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A Future in Robotics From Playing With Legos?

Updated: Jul 10, 2023

ECPI University - https://www.ecpi.edu/blog/robotics-career-from-playing-with-legos



Just about everyone remembers playing with Legos as a kid (and who could ever forget stepping on one?). While most people dismiss this kind of play as something for children, Lego robotics can be considered a stepping stone to engineering fields, including mechatronics, a branch of electrical engineering technology. Legos are no longer child’s play, robotics is a viable future path!

Robotics is an industry in its stride and a whole new generation is learning the wizardry of problem-solving with Lego Mindstorms EV3 kits. Using a kid-friendly visual programming app and snap-together parts, students and hobbyists are able to walk through the process of designing, programming, and interacting with a robot of their very own. Learn about the evolution of the Lego Robotics bricks and how they are used today.


Fascinating Facts About Lego Robotics

  1. MIT Media Lab provided the original inspiration for Mindstorms when they created a programmable brick known as the RCX (or Robotic Command eXplorers). The first generation Mindstorm bricks were able to communicate with fellow bricks via an infrared interface.

  2. The first visual programming environment used was created by the University of Colorado in 1994 and was known as LEGOsheets because they based it off of AgentSheets – another visual learning atmosphere designed to teach teenagers how to program via game design.

  3. Tufts University also got in on the act, developing the ROBOLAB software used to program the robots, with the National Instruments LabVIEW used as its engine.

  4. NXT was released in 2006 and offered 577 pieces including 3 servo motors, sensors that picked up ultrasonic, sound, touch, and light, connection cables including USB interface, and the NXT Intelligent Brick. This second generation Mindstorms kit included both educational and hobbyist options, and the line continued until 2009.

  5. In 2013, the NXT was replaced by Mindstorms EV3. The name refers to the ‘EV’olution of the product and its 3rd generation status.

  6. To showcase the potential of LEGO MINDSTORMS EV3, two young entrepreneurs were invited to showcase their creations at the Smithsonian Innovation Festival. The products showcased were a braille printer made entirely out of LEGO MINDSTORMS created by 14-year-old Shubham Banerjee and a prototype baseball mudder created by Fulbright alumni Cameron Kruse.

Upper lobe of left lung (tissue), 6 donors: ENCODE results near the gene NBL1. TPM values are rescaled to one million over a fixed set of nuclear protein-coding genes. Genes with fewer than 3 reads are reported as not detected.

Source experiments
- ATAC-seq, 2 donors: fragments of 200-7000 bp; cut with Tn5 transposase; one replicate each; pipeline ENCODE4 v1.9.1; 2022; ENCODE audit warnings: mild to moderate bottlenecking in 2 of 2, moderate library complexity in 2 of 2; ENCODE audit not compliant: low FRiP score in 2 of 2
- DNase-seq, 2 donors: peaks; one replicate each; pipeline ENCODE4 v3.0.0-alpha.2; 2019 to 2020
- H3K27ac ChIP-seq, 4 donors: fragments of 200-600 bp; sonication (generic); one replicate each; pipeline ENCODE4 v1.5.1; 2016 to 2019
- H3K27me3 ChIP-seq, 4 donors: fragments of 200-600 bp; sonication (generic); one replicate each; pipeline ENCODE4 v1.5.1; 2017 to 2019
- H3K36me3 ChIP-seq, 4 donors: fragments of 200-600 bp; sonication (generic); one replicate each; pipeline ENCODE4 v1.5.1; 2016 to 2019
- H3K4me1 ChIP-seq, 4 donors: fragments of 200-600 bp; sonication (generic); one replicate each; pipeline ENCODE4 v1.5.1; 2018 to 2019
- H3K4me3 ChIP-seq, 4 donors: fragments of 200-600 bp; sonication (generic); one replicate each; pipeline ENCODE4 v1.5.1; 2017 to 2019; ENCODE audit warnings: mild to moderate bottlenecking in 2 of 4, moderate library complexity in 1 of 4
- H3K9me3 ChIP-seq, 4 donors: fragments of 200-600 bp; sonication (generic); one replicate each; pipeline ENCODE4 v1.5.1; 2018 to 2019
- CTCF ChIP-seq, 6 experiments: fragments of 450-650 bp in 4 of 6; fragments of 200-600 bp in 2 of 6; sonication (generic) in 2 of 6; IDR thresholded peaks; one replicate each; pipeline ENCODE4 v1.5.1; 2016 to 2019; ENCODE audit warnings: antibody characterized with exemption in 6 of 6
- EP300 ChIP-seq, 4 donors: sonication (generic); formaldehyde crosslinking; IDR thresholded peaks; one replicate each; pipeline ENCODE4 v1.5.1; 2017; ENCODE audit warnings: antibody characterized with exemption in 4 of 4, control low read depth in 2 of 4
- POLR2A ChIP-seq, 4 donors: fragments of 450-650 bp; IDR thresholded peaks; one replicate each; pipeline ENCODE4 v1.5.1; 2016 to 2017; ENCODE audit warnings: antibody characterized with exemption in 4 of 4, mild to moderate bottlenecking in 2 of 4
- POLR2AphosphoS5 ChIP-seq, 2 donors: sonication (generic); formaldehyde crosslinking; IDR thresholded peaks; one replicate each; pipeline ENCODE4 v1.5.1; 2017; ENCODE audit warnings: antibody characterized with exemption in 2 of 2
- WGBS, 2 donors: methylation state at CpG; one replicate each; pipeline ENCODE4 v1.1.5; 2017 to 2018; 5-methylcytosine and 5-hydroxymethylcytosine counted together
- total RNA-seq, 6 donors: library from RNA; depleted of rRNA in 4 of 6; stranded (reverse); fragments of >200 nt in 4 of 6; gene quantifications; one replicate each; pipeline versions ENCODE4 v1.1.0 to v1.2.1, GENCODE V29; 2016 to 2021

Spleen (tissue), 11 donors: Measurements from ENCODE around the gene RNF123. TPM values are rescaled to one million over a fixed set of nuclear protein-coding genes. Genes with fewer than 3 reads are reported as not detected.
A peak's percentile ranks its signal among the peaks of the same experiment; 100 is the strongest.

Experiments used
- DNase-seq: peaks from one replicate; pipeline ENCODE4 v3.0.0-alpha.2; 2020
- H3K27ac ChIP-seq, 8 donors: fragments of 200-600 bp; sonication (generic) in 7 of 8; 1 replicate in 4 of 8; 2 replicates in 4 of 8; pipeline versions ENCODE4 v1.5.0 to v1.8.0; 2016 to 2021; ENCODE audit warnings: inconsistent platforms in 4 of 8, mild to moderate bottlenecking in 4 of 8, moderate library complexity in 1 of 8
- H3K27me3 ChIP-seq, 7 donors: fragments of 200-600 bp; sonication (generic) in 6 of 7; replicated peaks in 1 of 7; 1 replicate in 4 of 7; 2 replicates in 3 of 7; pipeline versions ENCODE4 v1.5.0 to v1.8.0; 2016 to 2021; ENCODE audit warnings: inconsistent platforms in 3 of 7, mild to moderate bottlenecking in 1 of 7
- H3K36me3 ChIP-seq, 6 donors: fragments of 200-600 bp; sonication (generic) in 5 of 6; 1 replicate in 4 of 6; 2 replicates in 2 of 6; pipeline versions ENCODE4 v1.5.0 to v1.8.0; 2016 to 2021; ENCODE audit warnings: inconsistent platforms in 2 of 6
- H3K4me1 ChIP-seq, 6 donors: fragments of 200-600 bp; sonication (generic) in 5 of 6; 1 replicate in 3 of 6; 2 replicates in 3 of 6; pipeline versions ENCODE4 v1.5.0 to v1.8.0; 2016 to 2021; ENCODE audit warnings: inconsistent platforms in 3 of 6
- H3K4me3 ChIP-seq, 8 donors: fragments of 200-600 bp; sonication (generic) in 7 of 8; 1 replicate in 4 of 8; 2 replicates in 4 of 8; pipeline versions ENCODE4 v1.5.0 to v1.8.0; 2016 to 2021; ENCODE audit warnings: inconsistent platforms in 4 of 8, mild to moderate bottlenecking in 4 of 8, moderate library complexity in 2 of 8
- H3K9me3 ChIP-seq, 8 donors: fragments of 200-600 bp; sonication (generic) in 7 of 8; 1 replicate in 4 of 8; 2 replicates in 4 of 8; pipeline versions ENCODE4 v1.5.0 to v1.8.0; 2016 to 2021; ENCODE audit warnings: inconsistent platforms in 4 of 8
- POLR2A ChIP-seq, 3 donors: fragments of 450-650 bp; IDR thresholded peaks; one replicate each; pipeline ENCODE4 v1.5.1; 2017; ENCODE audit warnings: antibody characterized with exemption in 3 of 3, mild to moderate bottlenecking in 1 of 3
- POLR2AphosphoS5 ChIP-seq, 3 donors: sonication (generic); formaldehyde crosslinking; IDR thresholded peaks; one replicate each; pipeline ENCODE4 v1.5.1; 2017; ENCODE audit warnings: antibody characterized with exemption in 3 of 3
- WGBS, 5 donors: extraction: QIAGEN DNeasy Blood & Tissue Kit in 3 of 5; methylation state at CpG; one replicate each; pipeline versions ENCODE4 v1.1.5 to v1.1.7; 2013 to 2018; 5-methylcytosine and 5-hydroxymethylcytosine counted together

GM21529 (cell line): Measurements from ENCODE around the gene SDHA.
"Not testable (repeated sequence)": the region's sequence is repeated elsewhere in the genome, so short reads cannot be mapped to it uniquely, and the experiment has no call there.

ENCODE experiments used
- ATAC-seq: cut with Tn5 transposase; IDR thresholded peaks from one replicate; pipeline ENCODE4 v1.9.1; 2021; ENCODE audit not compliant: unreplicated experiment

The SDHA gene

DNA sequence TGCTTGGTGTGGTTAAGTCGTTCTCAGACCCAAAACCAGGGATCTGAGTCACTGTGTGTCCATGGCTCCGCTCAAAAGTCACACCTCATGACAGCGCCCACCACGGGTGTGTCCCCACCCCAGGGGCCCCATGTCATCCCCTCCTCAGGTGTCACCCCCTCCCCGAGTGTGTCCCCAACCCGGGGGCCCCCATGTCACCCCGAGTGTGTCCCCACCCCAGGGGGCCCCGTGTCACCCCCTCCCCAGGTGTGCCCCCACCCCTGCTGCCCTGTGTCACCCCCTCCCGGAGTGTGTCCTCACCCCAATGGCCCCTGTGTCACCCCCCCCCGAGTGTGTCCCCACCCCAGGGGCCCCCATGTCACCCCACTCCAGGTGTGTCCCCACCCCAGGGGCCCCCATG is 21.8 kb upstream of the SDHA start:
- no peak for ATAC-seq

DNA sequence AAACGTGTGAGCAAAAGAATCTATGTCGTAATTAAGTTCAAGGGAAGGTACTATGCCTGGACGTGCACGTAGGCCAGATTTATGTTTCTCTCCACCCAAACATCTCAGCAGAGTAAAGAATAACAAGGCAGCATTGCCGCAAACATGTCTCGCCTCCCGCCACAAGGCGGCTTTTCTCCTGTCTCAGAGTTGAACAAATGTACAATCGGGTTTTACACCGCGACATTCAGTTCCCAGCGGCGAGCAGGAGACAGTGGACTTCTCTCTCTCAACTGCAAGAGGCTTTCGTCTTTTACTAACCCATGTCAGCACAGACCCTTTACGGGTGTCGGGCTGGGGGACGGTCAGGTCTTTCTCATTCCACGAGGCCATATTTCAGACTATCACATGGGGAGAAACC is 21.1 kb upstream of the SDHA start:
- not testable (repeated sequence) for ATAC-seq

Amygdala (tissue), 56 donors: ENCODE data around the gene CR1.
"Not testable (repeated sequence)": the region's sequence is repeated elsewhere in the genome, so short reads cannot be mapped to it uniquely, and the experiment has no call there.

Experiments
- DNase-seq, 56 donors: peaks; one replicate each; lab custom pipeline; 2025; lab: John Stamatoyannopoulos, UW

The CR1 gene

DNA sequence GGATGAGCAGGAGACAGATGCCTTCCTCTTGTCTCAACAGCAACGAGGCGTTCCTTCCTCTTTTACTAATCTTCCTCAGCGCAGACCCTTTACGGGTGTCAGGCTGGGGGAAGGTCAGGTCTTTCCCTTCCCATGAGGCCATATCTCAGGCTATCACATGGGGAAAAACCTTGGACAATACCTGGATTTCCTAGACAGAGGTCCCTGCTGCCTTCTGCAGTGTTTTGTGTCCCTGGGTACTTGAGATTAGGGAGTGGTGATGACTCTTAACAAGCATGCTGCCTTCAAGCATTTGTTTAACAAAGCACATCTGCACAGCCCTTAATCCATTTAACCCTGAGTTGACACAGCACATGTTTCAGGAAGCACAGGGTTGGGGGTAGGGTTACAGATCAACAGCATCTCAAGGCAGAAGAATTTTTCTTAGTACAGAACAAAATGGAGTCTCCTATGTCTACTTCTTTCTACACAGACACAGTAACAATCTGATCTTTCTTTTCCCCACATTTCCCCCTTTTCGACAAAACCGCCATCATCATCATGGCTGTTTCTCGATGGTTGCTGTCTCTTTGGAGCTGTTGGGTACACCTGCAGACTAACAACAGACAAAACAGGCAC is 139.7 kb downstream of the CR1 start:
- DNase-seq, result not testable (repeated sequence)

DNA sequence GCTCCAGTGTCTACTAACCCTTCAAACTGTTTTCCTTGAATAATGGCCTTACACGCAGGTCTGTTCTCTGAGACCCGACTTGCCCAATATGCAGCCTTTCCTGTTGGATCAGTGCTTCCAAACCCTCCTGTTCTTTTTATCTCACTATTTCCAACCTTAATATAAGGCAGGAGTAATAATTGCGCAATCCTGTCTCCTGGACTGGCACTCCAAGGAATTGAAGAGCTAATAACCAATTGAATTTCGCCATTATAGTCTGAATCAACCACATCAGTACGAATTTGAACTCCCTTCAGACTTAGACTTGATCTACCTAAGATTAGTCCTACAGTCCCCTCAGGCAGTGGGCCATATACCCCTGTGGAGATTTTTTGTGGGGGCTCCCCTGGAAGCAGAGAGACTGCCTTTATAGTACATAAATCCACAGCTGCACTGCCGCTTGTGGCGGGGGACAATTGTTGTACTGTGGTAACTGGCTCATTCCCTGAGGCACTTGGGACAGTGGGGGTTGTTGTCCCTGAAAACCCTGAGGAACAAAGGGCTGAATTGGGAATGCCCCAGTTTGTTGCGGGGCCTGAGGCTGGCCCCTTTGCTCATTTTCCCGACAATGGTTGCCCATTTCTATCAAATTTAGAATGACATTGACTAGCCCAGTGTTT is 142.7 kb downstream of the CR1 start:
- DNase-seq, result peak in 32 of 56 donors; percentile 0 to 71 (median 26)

7. With the introduction of the EV3 Programmer App available on Android and iOS tablets, Lego innovators will be able to create and save dynamic, advanced programs anywhere they happen to be, to interface with the Mindstorm robots they create.

  8. Users of EV3 can participate in a wide range of robotics competitions, including FIRST Lego League and the World Robot Olympiad.

  9. EV3 is the first of the Mindstorm kits to include iOS connectivity and a WiFi dongle that links via USB. It also includes a microSDHC slot.

  10. In addition to the Braille printer and baseball mudder, notable robots created with EV3 include a Guinness World Record-holding Rubik’s cube solver known as CubeStormer III and a digital book reader called Lego Bookreader that digitizes paper books.

  11. The FIRST Lego League presents 1,350 robotics competition events in 80 countries and boasts 29,000 teams running the same number of robots by over 200,000 participants, all using Mindstorm robots.

  12. FIRST Lego League Jr. opens up competition for participants from ages 6 to 9 and the FIRST competition is available for participants in the US and Canada from 9 to 14.

  13. Officially registered FIRST teams can earn a $20,000 prize for winning, while two finalists can earn $5,000.

  14. FIRST participants are, according to FIRST's own impact findings, twice as likely to major in a STEM field: 41% of them major in engineering. Unsurprising, since FIRST robotics participants report being 90% more interested in attending college, 88% more interested in being successful in school, and 90% more likely to take on challenging math or science courses.

  15. Participation in FIRST opens up an impressive array of robotics scholarships, internships, and other opportunities, including an option to intern with SpaceX, NASA, the Department of Defense, Boeing, Apple, and more.

  16. Many FIRST participants go on to degrees in Electronics Engineering, where they can apply their studies to the research and development of robotics in the real world.

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